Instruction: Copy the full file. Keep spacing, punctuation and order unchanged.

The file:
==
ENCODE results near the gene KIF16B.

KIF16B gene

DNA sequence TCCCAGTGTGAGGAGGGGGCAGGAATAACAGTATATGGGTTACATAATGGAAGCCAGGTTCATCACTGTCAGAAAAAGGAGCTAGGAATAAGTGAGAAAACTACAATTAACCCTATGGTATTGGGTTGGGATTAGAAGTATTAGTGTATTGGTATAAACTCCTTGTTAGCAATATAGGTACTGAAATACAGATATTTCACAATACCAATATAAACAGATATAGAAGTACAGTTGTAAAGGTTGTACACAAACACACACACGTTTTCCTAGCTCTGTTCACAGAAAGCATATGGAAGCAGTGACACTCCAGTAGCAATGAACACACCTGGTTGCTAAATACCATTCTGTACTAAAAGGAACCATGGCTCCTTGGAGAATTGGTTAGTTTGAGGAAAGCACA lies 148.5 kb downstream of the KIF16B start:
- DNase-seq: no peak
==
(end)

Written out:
ENCODE results near the gene KIF16B.

KIF16B gene

DNA sequence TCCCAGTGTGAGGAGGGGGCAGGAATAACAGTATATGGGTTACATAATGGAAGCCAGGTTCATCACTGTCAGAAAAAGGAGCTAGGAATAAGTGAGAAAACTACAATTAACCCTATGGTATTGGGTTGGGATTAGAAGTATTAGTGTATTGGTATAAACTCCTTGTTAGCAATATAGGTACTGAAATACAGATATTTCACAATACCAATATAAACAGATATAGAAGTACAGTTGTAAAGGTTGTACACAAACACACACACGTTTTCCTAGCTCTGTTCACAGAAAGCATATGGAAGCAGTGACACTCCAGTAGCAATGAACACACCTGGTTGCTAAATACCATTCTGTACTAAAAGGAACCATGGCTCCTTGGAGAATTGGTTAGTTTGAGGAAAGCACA lies 148.5 kb downstream of the KIF16B start:
- DNase-seq: no peak